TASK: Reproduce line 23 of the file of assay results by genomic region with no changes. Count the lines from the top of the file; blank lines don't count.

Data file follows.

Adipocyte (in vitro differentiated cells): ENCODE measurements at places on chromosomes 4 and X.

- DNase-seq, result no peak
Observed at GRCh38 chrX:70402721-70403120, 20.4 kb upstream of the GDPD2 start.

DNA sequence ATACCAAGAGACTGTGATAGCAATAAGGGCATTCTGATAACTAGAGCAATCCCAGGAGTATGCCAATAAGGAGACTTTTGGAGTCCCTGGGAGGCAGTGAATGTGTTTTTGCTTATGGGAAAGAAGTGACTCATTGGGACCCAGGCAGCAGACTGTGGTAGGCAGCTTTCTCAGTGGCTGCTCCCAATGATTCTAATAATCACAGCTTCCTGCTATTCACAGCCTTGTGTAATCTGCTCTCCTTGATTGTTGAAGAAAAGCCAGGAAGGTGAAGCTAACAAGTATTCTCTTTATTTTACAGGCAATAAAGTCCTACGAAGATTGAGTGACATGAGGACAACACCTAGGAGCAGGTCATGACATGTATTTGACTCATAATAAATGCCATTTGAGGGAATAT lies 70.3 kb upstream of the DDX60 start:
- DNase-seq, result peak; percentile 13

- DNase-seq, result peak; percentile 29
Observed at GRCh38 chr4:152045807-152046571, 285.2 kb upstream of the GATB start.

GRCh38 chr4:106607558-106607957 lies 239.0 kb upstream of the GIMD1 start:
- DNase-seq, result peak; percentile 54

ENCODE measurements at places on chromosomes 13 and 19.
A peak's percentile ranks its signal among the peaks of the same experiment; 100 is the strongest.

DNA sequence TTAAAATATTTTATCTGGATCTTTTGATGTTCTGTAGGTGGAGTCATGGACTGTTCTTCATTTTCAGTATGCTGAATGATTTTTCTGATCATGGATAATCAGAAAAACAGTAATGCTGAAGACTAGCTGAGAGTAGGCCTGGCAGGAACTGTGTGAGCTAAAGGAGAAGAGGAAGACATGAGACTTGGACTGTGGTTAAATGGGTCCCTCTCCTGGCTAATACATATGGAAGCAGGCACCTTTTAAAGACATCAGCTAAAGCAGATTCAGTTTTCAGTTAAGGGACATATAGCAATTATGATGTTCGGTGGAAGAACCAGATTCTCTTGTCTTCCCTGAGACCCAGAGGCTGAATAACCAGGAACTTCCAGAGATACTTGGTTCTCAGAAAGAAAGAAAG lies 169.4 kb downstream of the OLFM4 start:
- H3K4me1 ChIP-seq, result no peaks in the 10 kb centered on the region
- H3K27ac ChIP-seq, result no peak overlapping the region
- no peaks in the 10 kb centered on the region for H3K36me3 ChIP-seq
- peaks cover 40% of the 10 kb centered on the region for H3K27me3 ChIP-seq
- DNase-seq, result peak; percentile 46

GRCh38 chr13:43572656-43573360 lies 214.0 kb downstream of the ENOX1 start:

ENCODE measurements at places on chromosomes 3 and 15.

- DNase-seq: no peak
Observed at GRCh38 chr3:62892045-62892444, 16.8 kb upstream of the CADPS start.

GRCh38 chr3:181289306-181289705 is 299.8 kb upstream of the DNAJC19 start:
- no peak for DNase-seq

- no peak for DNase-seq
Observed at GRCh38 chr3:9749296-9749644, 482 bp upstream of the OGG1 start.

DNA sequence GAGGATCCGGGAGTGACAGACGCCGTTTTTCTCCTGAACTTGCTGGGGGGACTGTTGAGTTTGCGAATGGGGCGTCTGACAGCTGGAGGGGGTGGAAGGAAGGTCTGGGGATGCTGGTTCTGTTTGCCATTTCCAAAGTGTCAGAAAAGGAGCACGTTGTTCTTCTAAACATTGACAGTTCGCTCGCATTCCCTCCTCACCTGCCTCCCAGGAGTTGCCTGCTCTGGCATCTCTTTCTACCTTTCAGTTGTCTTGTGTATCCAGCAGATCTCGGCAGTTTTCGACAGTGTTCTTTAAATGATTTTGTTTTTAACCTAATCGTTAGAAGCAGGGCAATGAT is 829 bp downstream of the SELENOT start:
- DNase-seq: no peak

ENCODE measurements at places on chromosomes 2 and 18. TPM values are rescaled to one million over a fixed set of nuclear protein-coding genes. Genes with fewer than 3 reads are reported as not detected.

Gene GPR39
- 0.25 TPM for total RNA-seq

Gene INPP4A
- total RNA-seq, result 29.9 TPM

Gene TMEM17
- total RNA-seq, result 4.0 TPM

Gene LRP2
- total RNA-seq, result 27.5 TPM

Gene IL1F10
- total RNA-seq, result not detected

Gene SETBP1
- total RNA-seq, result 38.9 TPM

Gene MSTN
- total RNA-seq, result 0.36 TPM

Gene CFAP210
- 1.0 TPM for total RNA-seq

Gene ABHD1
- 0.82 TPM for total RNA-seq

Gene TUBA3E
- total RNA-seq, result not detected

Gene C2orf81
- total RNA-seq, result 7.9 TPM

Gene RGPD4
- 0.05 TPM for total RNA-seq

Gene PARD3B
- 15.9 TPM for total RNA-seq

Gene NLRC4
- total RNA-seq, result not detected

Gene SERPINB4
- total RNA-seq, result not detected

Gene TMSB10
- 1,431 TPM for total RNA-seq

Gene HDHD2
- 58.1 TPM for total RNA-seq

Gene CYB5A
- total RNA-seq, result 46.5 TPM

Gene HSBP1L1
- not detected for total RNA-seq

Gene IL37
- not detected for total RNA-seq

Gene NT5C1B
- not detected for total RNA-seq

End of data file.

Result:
- no peak for DNase-seq